Three deaths have been associated with the consumption of frozen snack products manufactured at a plant in Texas.

WASHINGTON – Blue Bell Creameries is recalling several frozen snack varieties due to Listeria contamination and that have been linked to three deaths at a hospital in Kansas. The products were manufactured at a plant in Brenham, Texas, and the company said it had identified the machine that was the source of the contamination.

“When this was detected, all products produced by this machine were withdrawn,” the company said in a statement. “Our Blue Bell team members recovered all involved products in stores and storage. This withdrawal in no way includes our half gallons, quarts, pints, cups, three-gallon ice cream or the majority of take-home frozen snack novelties.”

Products included in the recall include such varieties as no-sugar-added Mooo Bars, Cotton Candy Bars, Sour Pops, Great Divide Bars, Almond Bars, Country Cookie ice cream sandwiches, pre-wrapped Scoops and pre-wrapped Vanilla Stick Slices. All products are sold under the Blue Bell brand.

According to the Centers for Disease Control and Prevention, Atlanta, and the Kansas Department of Health and Environment, five patients who were treated in a single hospital in Kansas were infected with one of four strains of Listeria monocytogenes. Three of the strains, which are similar, also were found in products manufactured at Blue Bell’s manufacturing plant in Brenham. Illness onset dates range from January 2014 to January 2015.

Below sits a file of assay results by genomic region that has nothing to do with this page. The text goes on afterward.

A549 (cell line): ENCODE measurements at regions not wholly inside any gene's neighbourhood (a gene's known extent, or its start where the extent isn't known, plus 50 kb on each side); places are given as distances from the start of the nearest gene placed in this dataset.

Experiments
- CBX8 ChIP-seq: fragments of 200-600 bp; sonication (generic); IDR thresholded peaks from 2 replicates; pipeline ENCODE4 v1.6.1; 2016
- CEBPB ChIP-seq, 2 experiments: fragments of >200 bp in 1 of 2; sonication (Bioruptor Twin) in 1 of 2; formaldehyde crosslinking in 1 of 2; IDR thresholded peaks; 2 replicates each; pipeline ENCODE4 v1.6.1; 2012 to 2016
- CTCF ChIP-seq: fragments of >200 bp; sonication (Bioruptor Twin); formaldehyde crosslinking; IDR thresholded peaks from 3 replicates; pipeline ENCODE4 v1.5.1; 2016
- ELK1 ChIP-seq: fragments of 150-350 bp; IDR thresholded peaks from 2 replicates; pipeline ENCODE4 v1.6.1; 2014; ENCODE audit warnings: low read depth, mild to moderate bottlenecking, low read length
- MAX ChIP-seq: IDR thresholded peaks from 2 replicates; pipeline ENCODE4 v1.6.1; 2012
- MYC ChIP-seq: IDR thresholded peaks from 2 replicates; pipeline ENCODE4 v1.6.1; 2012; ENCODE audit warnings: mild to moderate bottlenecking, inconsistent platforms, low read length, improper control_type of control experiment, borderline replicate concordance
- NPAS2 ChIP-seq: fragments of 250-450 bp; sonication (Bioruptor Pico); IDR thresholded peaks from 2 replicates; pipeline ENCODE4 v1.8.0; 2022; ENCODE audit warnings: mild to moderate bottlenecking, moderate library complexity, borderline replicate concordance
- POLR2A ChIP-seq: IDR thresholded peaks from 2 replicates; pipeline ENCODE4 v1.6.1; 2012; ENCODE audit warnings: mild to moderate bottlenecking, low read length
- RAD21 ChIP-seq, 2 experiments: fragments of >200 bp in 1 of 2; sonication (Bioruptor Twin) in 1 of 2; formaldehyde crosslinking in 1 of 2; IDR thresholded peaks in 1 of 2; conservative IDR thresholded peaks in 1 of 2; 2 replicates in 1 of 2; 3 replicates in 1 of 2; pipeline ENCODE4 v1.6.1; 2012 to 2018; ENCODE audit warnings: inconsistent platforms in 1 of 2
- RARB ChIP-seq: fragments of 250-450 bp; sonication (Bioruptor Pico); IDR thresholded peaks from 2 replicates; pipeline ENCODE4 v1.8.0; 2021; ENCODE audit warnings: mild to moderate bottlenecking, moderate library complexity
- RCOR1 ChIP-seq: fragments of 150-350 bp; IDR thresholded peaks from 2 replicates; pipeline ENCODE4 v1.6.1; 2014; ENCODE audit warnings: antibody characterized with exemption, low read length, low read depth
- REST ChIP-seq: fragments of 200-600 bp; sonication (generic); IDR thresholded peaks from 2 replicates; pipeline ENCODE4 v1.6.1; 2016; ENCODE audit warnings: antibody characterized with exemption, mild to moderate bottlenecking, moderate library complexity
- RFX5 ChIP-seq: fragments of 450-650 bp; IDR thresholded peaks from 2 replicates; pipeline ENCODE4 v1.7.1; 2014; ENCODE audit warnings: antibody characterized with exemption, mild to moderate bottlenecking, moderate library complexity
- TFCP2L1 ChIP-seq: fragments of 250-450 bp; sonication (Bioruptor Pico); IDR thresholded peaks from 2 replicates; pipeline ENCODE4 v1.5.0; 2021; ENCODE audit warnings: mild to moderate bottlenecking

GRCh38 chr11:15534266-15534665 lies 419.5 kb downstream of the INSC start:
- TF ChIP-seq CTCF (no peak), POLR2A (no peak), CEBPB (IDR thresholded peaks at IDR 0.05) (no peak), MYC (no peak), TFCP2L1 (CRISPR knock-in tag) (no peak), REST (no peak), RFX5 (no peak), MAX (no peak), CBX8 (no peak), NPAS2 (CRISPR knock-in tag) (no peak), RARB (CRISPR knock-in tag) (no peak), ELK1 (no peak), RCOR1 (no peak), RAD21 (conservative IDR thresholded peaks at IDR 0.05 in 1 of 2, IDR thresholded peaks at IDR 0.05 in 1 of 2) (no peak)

The Food and Drug Administration was notified the three strains and four other strains of Listeria monocytogenes were found in samples of Blue Bell Creameries single serving Chocolate Chip Country Cookie Sandwich and the Great Divide Bar ice cream products collected by the South Carolina Department of Health & Environmental Control during routine product sampling at a South Carolina distribution center on Feb. 12, 2015. The products are manufactured at Blue Bell’s Brenham plant.

The Texas Department of State Health Services subsequently collected product samples from the Texas plant. The samples yielded Listeria monocytogenes from the same products tested by South Carolina and a third single-serving ice cream product, Scoops, which is also made on the same production line.

Hospital records available for four of the patients at the hospital in Kansas show that all were served ice cream from Blue Bell Creameries’ prepackaged, single-serving products and milkshakes made from the products. The hospital received ice cream manufactured by Blue Bell Creameries, although it is not confirmed that the hospital receives ice cream only from the Brenham plant, according to the Kansas Department of Health and Environment.